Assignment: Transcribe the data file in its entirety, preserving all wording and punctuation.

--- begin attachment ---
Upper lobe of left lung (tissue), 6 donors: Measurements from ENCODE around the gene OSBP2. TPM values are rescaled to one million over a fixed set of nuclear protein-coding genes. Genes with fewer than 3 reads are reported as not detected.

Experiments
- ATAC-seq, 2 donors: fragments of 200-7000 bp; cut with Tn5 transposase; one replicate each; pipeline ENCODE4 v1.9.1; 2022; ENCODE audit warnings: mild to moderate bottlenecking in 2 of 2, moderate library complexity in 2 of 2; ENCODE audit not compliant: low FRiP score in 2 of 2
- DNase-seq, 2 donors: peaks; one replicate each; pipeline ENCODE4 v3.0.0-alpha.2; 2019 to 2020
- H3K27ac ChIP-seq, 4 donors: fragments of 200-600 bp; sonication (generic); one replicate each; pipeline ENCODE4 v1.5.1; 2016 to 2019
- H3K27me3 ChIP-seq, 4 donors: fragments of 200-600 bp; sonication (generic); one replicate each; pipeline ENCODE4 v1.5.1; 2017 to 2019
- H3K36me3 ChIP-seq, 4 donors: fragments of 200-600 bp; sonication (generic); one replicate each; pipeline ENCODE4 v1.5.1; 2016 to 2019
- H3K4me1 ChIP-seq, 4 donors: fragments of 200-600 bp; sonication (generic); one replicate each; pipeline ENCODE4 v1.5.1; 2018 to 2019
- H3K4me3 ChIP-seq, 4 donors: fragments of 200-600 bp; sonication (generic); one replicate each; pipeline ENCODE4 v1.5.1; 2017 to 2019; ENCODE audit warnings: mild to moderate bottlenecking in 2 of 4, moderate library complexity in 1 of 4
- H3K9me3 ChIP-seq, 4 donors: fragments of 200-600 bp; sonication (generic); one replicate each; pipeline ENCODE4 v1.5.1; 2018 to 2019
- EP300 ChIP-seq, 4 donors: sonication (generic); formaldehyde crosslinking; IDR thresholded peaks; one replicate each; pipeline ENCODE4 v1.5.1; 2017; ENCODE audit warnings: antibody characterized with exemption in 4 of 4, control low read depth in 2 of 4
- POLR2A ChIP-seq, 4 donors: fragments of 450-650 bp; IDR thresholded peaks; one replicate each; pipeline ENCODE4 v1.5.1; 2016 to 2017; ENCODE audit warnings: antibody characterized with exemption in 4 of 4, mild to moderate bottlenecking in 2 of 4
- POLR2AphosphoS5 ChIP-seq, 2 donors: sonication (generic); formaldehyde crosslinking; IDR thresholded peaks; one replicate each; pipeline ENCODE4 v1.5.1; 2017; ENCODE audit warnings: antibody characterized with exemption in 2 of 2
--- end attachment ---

Upper lobe of left lung (tissue), 6 donors: Measurements from ENCODE around the gene OSBP2. TPM values are rescaled to one million over a fixed set of nuclear protein-coding genes. Genes with fewer than 3 reads are reported as not detected.

Experiments
- ATAC-seq, 2 donors: fragments of 200-7000 bp; cut with Tn5 transposase; one replicate each; pipeline ENCODE4 v1.9.1; 2022; ENCODE audit warnings: mild to moderate bottlenecking in 2 of 2, moderate library complexity in 2 of 2; ENCODE audit not compliant: low FRiP score in 2 of 2
- DNase-seq, 2 donors: peaks; one replicate each; pipeline ENCODE4 v3.0.0-alpha.2; 2019 to 2020
- H3K27ac ChIP-seq, 4 donors: fragments of 200-600 bp; sonication (generic); one replicate each; pipeline ENCODE4 v1.5.1; 2016 to 2019
- H3K27me3 ChIP-seq, 4 donors: fragments of 200-600 bp; sonication (generic); one replicate each; pipeline ENCODE4 v1.5.1; 2017 to 2019
- H3K36me3 ChIP-seq, 4 donors: fragments of 200-600 bp; sonication (generic); one replicate each; pipeline ENCODE4 v1.5.1; 2016 to 2019
- H3K4me1 ChIP-seq, 4 donors: fragments of 200-600 bp; sonication (generic); one replicate each; pipeline ENCODE4 v1.5.1; 2018 to 2019
- H3K4me3 ChIP-seq, 4 donors: fragments of 200-600 bp; sonication (generic); one replicate each; pipeline ENCODE4 v1.5.1; 2017 to 2019; ENCODE audit warnings: mild to moderate bottlenecking in 2 of 4, moderate library complexity in 1 of 4
- H3K9me3 ChIP-seq, 4 donors: fragments of 200-600 bp; sonication (generic); one replicate each; pipeline ENCODE4 v1.5.1; 2018 to 2019
- EP300 ChIP-seq, 4 donors: sonication (generic); formaldehyde crosslinking; IDR thresholded peaks; one replicate each; pipeline ENCODE4 v1.5.1; 2017; ENCODE audit warnings: antibody characterized with exemption in 4 of 4, control low read depth in 2 of 4
- POLR2A ChIP-seq, 4 donors: fragments of 450-650 bp; IDR thresholded peaks; one replicate each; pipeline ENCODE4 v1.5.1; 2016 to 2017; ENCODE audit warnings: antibody characterized with exemption in 4 of 4, mild to moderate bottlenecking in 2 of 4
- POLR2AphosphoS5 ChIP-seq, 2 donors: sonication (generic); formaldehyde crosslinking; IDR thresholded peaks; one replicate each; pipeline ENCODE4 v1.5.1; 2017; ENCODE audit warnings: antibody characterized with exemption in 2 of 2